12 June, 2021


by | 30 November, 2005 | 0 comments

I”ll always remember November 11, 1997. Because it was a holiday, my wife, Kim, our son, David, and I went to Indianapolis to relax and to get a head start on our Christmas shopping. After a full day, we went to the airport to pick up a relative.

When we got there, however, we were met by a family member who told us my mother had suffered a major stroke that day. Suddenly getting back home became urgent. Quickly we drove back to Terre Haute, Indiana, and straight to the hospital.

A sense of urgency may come from something mundane like hunger or thirst, or a crisis such as a medical emergency. When circumstances move together to create urgency, suddenly everything changes. The routine is set aside, and we focus our attention on the source of the tension or crisis. Urgency causes shifts in priorities and activities. Urgency pushes previously important activities into the background.

Time Is Short
I believe God is calling the church to a new sense of urgency. It is time to lay aside the routine and use our time more wisely.

The Bible teaches much about the use of time. Time is a gift from God and therefore should be used to bring glory to him. Consider these texts:

“¢ “Teach us to make the most of our time, so that we may grow in wisdom” (Psalm 90:12*).

“¢ “So be careful how you live, not as fools but as those who are wise. Make the most of every opportunity for doing good in these evil days” (Ephesians 5:15, 16).

“¢ “Live wisely among those who are not Christians, and make the most of every opportunity” (Colossians 4:5).

The Bible makes clear that time is limited:

“¢ “We are here for only a moment, visitors and strangers in the land as our ancestors were before us. Our days on earth are like a shadow, gone so soon without a trace” (1 Chronicles 29:15).

“¢ “My life is no longer than the width of my hand. An entire lifetime is just a moment to you; human existence is but a breath” (Psalm 39:5).

“¢ “Whatever you do, do well. For when you go to the grave, there will be no work or planning or knowledge or wisdom” (Ecclesiastes 9:10).

Time is short because soon the Lord will return. And then he will bring time, as we know it, to an end:

Now let me say this, dear brothers and sisters: The time that remains is very short, so husbands should not let marriage be their major concern. Happiness or sadness or wealth should not keep anyone from doing God”s work. Those in frequent contact with the things of the world should make good use of them without becoming attached to them, for this world and all it contains will pass away (1 Corinthians 7:29-31).

The Bible sometimes connects urgency to both the completion of a task and a passionate connection to God. I believe the following passage speaks strongly to that situation: “Because I love Zion, because my heart yearns for Jerusalem, I cannot remain silent. I will not stop praying for her until her righteousness shines like the dawn, and her salvation blazes like a burning torch” (Isaiah 62:1).

Isaiah had begun to sense God”s heart for his people. Through drawing near in prayer, the prophet”s heart was lining up with God”s heart. Many times the Lord had revealed his unfailing love for the Israelites and his desire for their return to him. Isaiah begins to pray the Lord”s agenda, and it is a prayer of passion and urgency.

Hear God”s Heart
It is time today for the people of God to hear God”s heart so we may pray with passion about God”s passion. As we draw near to him in prayer and in his Word, it becomes apparent that two things today ought to bring a strong sense of urgency to the church: (1) the revival of the church, and (2) the completion of the task of world evangelization.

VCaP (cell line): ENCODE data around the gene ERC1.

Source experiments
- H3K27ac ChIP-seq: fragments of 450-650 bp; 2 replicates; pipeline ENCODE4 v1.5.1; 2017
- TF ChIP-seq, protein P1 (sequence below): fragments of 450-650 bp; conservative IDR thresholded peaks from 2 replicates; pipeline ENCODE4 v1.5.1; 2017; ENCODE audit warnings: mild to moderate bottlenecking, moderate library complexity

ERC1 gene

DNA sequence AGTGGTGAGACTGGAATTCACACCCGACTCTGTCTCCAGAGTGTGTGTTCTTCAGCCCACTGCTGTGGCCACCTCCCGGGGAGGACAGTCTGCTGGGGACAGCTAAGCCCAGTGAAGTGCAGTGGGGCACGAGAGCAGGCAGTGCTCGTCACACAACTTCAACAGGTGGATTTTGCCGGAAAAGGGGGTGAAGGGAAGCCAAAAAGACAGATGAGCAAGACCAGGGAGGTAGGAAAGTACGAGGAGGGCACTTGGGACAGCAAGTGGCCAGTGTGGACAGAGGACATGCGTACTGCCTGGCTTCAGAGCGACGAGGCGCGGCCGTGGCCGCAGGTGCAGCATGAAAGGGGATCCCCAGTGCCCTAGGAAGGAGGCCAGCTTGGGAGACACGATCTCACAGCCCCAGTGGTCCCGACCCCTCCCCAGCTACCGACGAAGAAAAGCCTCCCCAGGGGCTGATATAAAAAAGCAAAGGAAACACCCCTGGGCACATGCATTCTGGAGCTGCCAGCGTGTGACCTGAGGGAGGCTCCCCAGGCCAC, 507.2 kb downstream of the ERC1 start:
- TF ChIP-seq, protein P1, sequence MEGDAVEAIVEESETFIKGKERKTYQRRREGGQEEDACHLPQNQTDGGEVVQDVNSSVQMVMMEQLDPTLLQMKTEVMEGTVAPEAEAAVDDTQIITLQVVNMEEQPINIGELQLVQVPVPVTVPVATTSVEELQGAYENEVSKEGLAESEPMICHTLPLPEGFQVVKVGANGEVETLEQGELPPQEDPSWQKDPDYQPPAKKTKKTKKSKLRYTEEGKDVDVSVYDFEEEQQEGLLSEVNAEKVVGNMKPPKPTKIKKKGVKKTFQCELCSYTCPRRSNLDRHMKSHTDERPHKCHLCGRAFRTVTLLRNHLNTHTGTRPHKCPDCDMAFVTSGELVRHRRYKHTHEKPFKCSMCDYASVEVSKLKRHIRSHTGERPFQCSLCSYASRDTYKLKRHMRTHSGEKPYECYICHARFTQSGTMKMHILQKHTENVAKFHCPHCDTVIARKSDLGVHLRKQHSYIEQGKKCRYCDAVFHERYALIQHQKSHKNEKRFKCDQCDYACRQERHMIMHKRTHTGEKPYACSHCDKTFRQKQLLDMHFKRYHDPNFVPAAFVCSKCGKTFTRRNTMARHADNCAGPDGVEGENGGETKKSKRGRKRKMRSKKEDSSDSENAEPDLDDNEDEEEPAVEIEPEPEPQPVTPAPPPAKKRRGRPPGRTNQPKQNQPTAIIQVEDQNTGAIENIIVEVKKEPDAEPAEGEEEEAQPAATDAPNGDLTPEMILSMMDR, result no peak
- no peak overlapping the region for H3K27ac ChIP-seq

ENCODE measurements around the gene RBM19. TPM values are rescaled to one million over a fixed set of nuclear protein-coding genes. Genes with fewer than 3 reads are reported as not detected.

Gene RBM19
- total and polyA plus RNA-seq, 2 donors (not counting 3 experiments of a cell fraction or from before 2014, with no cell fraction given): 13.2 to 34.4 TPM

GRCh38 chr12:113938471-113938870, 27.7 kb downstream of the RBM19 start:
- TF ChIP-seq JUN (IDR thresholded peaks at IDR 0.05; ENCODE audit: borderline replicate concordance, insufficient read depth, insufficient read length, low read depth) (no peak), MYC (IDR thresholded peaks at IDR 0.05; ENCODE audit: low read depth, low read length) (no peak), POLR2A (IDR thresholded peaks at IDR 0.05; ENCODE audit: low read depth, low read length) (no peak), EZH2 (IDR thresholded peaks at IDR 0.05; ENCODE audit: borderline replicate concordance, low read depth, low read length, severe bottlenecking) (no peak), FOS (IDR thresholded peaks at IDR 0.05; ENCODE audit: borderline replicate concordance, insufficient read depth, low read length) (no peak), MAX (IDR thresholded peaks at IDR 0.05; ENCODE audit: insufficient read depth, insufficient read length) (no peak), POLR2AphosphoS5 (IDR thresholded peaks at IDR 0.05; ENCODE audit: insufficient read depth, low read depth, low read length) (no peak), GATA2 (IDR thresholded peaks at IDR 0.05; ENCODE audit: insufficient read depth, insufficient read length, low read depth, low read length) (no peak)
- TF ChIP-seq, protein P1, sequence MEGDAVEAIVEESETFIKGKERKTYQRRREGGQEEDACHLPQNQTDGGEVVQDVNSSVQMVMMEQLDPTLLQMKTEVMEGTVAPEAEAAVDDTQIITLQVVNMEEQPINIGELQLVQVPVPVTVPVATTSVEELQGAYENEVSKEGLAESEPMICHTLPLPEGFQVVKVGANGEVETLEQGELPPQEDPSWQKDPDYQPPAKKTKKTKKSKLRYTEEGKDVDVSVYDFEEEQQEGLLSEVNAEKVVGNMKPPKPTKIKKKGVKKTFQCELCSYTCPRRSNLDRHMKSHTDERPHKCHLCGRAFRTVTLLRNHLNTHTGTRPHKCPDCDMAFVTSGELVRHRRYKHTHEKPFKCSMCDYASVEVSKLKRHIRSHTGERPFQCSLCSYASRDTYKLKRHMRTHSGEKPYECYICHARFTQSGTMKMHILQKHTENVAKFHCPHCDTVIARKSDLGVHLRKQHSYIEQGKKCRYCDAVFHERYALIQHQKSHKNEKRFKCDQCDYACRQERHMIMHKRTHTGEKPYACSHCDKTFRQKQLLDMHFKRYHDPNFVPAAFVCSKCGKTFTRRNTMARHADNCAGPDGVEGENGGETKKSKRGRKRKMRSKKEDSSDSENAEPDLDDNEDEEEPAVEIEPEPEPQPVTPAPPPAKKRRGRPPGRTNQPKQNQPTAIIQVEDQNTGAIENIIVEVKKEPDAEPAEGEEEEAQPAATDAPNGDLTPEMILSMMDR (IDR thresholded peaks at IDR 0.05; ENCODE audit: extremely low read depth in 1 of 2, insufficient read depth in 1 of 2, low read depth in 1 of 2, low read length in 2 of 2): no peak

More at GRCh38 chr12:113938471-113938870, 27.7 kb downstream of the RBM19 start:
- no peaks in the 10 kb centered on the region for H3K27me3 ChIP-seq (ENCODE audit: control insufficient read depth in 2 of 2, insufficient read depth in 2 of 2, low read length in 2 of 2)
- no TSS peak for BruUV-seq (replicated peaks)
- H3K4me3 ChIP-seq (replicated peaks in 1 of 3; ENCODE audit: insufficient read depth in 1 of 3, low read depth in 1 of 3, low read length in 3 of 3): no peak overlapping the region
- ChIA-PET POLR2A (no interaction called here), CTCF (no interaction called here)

God earnestly desires for his Son a bride who is pure, and spotless, and without blemish. This certainly will require a massive change that could happen only through Heaven-sent revival.

Revival is not a week of meetings. Revival is simply the church waking up to the presence of Christ in her midst. Revival is all about Jesus and the way he transforms his people.

Revival comes to those desperate for it. It comes to a church that recognizes its inability to do the things of God without the power of God. Passionate prayer always precedes times of revival. Can we become a people who cry out to God for a genuine revival that will transform, empower, and prepare the bride of Christ for all the Lord desires to do in us?

This bride is to be comprised of people from every tongue, tribe, and nation. Completing the task of world evangelization results from the revival of the church. It flows from the very passions of God in the hearts of his people who take up this task with urgency. Revival is not feeling better about ourselves or having better meetings. Historically, times of revival have resulted in the expansion of the kingdom. An awakened church begins to attract unbelievers.

The church must finish the task of world evangelization. A revived, refocused church will be found moving to the furthest parts of the earth to proclaim the glories of salvation through Jesus Christ. The prayers that sought the face of God for revival will now cry out on behalf of those who do not know him.

It is time for the church to begin to pray with the urgency and passion of Isaiah. This time, we pray for the new Zion, the new Jerusalem, the people of God. Like the prophet of old, we too say, “I cannot remain silent. I will not stop praying for her until her righteousness shines like the dawn, and her salvation blazes like a burning torch” (Isaiah 62:1).

We must lay aside lesser things. The call is for today. It is a call for the people of God to pray the heart of God for our generation.


*Scripture quotations are from the New Living Translation.

Dave Butts is president of Harvest Prayer Ministries, Terre Haute, Indiana, and chairman of the National Prayer Committee.


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